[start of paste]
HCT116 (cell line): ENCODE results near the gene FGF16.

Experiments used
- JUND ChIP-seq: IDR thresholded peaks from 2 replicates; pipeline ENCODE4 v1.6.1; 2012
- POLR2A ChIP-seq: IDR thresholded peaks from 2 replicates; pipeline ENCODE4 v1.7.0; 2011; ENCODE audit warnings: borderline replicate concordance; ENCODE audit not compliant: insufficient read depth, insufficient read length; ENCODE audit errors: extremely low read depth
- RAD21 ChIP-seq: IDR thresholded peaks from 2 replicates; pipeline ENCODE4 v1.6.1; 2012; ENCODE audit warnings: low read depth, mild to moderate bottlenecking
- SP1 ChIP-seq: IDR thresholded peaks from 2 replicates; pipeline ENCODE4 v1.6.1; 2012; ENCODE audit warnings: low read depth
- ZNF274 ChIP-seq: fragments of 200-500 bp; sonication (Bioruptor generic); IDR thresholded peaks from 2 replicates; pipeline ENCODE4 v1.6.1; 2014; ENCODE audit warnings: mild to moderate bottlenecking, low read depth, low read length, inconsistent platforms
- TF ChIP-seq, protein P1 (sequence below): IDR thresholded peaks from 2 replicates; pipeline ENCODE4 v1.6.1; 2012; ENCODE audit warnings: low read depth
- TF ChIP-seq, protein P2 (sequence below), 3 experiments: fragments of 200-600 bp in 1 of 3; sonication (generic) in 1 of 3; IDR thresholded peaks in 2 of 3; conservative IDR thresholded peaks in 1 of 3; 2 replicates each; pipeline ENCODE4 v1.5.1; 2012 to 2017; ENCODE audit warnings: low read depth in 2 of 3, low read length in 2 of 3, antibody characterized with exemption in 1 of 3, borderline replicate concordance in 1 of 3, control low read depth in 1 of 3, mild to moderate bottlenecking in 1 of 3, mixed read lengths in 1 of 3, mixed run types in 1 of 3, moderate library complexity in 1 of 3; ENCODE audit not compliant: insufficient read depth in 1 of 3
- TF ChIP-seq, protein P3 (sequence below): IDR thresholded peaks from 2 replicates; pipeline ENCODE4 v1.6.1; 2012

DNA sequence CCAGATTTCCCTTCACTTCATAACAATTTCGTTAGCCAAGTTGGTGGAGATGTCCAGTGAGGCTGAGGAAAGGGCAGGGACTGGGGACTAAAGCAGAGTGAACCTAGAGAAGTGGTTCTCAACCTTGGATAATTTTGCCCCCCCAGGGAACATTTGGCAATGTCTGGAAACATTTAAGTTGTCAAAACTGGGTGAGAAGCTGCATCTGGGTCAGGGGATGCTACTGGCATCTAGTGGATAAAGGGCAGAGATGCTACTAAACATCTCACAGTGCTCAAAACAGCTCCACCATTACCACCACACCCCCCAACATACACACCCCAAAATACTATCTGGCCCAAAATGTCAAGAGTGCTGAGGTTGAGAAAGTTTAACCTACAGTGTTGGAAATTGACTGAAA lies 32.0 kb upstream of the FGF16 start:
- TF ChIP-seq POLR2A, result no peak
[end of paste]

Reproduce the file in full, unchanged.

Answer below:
HCT116 (cell line): ENCODE results near the gene FGF16.

Experiments used
- JUND ChIP-seq: IDR thresholded peaks from 2 replicates; pipeline ENCODE4 v1.6.1; 2012
- POLR2A ChIP-seq: IDR thresholded peaks from 2 replicates; pipeline ENCODE4 v1.7.0; 2011; ENCODE audit warnings: borderline replicate concordance; ENCODE audit not compliant: insufficient read depth, insufficient read length; ENCODE audit errors: extremely low read depth
- RAD21 ChIP-seq: IDR thresholded peaks from 2 replicates; pipeline ENCODE4 v1.6.1; 2012; ENCODE audit warnings: low read depth, mild to moderate bottlenecking
- SP1 ChIP-seq: IDR thresholded peaks from 2 replicates; pipeline ENCODE4 v1.6.1; 2012; ENCODE audit warnings: low read depth
- ZNF274 ChIP-seq: fragments of 200-500 bp; sonication (Bioruptor generic); IDR thresholded peaks from 2 replicates; pipeline ENCODE4 v1.6.1; 2014; ENCODE audit warnings: mild to moderate bottlenecking, low read depth, low read length, inconsistent platforms
- TF ChIP-seq, protein P1 (sequence below): IDR thresholded peaks from 2 replicates; pipeline ENCODE4 v1.6.1; 2012; ENCODE audit warnings: low read depth
- TF ChIP-seq, protein P2 (sequence below), 3 experiments: fragments of 200-600 bp in 1 of 3; sonication (generic) in 1 of 3; IDR thresholded peaks in 2 of 3; conservative IDR thresholded peaks in 1 of 3; 2 replicates each; pipeline ENCODE4 v1.5.1; 2012 to 2017; ENCODE audit warnings: low read depth in 2 of 3, low read length in 2 of 3, antibody characterized with exemption in 1 of 3, borderline replicate concordance in 1 of 3, control low read depth in 1 of 3, mild to moderate bottlenecking in 1 of 3, mixed read lengths in 1 of 3, mixed run types in 1 of 3, moderate library complexity in 1 of 3; ENCODE audit not compliant: insufficient read depth in 1 of 3
- TF ChIP-seq, protein P3 (sequence below): IDR thresholded peaks from 2 replicates; pipeline ENCODE4 v1.6.1; 2012

DNA sequence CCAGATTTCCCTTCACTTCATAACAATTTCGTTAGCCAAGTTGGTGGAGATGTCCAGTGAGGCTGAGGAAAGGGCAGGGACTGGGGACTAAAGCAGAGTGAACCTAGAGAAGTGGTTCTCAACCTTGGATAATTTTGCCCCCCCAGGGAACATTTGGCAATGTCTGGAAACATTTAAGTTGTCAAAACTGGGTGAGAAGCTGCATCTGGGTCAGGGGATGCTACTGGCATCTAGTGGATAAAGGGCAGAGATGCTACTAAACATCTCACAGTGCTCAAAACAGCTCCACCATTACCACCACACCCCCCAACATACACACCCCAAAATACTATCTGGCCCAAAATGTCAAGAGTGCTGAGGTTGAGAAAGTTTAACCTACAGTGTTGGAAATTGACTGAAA lies 32.0 kb upstream of the FGF16 start:
- TF ChIP-seq POLR2A, result no peak